Did Net Neutrality Just Kill the Possibility of a Free Internet, or Pave the Way for It?
Harvard Law Professor Jonathan Zittrain dissects the recent FCC net neutrality decision and asks whether it's nearly as earth-shattering as many of us suppose.
Jonathan Zittrain is a Professor of Law at Harvard Law School, Professor of Computer Science at the Harvard School of Engineering and Applied Sciences, Vice Dean for Library and Information Resources for the Harvard Law School Library, and Co-Founder of the Berkman Center for Internet & Society. Previously, he was the Chair in Internet Governance and Regulation at Oxford University and a principal of the Oxford Internet Institute. He was also a visiting professor at the New York University School of Law and Stanford Law School.
Zittrain’s research interests include battles for control of digital property and content, cryptography, electronic privacy, the roles of intermediaries within Internet architecture, and the useful and unobtrusive deployment of technology in education.
He is also the author of The Future of the Internet and How to Stop It, as well as co-editor of the books, Access Denied (MIT Press, 2008), Access Controlled (MIT Press, 2010), and Access Contested (MIT Press, 2011).
Jonathan Zittrain: Recently the FCC took another swing at what's loosely called net neutrality. I guess I'd count myself among those who are not sure it's an earth-shattering deal. It shouldn't come as that much of a surprise that a chairman of the FCC who is a former head of the Cable Television Association and the Wireless Association is not done anything that's going to bring anything down. I guess what's most notable about the rules as they're coming down again is they're applying to wireless; that had been left off the table by rules that were in place from 2010 to 2014. But I suspect that most internet service providers can live within these rules. The long-term question is going to be to what extent internet service providers feel they need to earn money through something other than cash-and-carry delivery of what we think of as generic broadband. You know, "We're just going to give you good bandwidth; you're going to pay for it; have fun out there," is the internet service provider of the traditional vain.
If they're wanting to cut a bunch of what you might think of as more interesting deals, well wait a minute maybe we'll charge more for one particular provider, like Google, to have to reach our eyeballs of our subscribers and Google can pay for that. And maybe, this is the ideal case for this kind of argument that net neutrality doesn't allow, maybe it will even turn out that we can offer free internet access to people. They'll pay nothing per month because it will get paid for, subsidized, on the other side as the Google's of the world pay to beat a path to the door of our subscribers. That might be a good idea. The thing is that the number of outs that involve some form of differential pricing, of being very canny about whose bits are coming from where and going to where and whether those will be treated differently or charged differently, more frequently I think would not result in free internet for consumers, but in added revenue for the company that simply goes back to the shareholders and really is reflecting the fact that there isn't a lot of competition in America today for the provision of broadband.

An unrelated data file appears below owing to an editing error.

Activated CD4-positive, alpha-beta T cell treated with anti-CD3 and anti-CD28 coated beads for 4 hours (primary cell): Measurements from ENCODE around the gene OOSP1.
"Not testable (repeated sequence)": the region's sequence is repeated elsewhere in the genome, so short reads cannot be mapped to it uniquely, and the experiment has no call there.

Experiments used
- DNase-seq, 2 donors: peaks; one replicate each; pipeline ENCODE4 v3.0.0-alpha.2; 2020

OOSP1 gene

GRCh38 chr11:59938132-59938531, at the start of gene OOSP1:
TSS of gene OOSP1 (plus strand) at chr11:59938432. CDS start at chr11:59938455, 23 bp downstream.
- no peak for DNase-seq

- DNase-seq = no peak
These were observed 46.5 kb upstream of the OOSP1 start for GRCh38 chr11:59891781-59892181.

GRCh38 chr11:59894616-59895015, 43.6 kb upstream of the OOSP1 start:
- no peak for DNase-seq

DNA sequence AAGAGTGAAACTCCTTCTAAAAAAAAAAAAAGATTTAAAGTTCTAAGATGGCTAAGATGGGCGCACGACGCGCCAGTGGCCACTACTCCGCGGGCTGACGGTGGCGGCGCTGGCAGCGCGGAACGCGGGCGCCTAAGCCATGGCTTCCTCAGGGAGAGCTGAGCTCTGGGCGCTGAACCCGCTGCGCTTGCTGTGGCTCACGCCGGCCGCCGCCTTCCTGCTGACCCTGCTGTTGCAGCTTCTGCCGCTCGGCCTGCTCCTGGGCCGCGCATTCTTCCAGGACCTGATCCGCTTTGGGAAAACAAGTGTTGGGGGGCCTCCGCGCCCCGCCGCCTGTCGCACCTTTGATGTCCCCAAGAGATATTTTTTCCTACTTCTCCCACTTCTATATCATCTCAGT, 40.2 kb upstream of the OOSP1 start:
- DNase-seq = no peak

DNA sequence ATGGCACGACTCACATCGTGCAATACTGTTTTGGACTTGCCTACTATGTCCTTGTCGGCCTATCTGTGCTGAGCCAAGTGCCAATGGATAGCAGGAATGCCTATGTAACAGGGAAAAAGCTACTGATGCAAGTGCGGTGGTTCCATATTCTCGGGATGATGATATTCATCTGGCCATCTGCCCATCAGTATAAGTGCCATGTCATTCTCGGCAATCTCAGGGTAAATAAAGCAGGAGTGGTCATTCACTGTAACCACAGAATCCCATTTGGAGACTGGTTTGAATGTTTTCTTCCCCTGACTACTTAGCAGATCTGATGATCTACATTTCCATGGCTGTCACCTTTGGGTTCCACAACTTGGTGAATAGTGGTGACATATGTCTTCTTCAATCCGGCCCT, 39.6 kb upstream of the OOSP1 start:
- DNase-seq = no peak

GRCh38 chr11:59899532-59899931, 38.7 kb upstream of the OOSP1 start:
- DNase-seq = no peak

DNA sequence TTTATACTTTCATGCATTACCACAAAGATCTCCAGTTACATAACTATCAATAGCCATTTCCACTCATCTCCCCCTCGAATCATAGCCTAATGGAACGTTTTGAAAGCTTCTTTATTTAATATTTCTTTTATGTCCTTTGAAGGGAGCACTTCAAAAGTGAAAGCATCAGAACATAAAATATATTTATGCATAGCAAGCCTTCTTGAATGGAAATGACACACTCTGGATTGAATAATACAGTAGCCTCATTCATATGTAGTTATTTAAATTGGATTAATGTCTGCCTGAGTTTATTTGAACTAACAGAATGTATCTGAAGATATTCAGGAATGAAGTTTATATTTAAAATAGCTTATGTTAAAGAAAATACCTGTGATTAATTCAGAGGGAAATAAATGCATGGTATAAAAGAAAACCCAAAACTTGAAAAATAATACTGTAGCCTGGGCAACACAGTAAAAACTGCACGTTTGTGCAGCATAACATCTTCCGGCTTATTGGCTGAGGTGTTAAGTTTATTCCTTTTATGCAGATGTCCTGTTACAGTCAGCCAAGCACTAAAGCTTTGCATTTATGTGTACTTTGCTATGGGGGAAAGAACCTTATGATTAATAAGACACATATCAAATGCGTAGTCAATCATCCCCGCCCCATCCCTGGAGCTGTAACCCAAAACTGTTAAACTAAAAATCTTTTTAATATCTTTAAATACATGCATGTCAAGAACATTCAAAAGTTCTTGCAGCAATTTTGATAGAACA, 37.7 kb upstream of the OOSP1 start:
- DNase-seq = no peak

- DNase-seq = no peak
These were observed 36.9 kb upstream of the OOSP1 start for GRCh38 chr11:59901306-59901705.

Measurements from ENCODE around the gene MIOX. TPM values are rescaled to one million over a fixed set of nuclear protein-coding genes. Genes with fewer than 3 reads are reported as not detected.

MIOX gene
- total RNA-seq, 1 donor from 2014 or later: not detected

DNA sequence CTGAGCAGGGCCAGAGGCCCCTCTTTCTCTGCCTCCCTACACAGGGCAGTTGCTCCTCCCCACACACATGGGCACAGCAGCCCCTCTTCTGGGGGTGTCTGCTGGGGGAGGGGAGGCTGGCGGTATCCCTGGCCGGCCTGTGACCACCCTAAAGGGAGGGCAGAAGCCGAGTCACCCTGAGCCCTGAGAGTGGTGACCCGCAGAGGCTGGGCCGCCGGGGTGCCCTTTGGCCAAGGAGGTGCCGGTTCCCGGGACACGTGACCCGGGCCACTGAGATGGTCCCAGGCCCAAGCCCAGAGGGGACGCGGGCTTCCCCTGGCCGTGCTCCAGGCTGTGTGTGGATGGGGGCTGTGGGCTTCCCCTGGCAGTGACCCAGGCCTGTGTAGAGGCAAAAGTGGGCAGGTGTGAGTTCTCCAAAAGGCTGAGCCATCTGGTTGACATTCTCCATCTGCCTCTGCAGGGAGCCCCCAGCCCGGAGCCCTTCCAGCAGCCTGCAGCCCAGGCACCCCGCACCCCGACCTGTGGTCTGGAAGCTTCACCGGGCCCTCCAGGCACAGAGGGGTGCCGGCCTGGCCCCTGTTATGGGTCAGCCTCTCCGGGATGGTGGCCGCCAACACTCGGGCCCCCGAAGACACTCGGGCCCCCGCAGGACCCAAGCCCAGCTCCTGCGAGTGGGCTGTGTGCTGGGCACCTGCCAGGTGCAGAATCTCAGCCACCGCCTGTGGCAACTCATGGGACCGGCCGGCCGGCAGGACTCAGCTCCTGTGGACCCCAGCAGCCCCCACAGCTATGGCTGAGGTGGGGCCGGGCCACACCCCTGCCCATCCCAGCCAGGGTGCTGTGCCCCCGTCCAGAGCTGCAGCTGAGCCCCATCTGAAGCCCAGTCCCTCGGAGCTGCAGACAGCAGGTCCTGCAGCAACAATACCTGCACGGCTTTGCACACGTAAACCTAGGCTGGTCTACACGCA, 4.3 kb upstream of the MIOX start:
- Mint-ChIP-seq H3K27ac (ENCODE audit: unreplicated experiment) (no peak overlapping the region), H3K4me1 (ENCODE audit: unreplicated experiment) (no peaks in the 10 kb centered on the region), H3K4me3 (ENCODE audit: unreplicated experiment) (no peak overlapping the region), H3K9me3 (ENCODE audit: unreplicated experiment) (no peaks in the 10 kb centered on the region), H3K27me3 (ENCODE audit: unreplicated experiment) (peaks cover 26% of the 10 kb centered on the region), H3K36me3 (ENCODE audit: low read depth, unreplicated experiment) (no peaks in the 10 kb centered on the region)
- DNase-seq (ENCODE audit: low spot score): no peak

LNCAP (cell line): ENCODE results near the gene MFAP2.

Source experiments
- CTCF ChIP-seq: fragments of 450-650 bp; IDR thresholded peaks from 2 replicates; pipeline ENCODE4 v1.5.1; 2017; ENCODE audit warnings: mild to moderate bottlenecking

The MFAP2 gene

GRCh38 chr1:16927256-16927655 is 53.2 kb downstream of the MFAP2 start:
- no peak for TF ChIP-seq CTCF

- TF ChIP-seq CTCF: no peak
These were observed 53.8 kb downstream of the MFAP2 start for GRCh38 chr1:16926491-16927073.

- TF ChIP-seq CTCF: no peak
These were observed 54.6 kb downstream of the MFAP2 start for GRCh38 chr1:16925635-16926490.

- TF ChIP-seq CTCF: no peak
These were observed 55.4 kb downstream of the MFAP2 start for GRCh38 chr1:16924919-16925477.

If you live in a house and you want a fast internet connection, you don't have a ton of choices; in many places you only have one choice for who you're going to use. And at that point they don't have the same incentives that a competitive marketplace would give. And that's one reason why something like that net neutrality makes a lot of sense. It's been interesting to see that around the world there's been a laboratory for different regulatory and technical regimes for implementation of internet access. In a place like the United Kingdom they don't talk much about net neutrality because they have a regime where British Telecom, the legacy government-affiliated telephony provider is a wholesaler and then Virgin Broadband and others can resell it. And that means that if one started to get to canny, no Google for you because Google refused to pay us, their subscribers would leave and use a different ISP; even though it's all going over the same pipe, you might not need net neutrality the way that you see it shaping up in America where there isn't that open-access mandate. The third category to keep an eye out for over the years is municipal broadband. Should it be that just like governments provide roads and fill or don't fill potholes in them that municipalities might choose to offer fiber to each home? You'd pay them a flat fee and that's the end of the story.
One of the interesting artifacts of the recent FCC decision is actually overturning state-level legislative bans on municipal broadband provision that had been enacted in part at the behest of existing internet service providers that would prefer not to compete with the government to provide internet access. And we will see now maybe a couple cities in which the municipalities will have a chance to offer it as well. And I'm curious to see where that leads.
Harvard Law Professor Jonathan Zittrain dissects the recent FCC net neutrality decision and asks whether it's nearly as earth-shattering as many of us suppose. After all: The chairman of the FCC is a former head of the Cable Television Association and the Wireless Association, so it's not all that likely that what was decided is really groundbreaking. The long-term question, says Zittrain, is to what extent internet service providers will seek out different revenue streams outside of cash-and-carry delivery.
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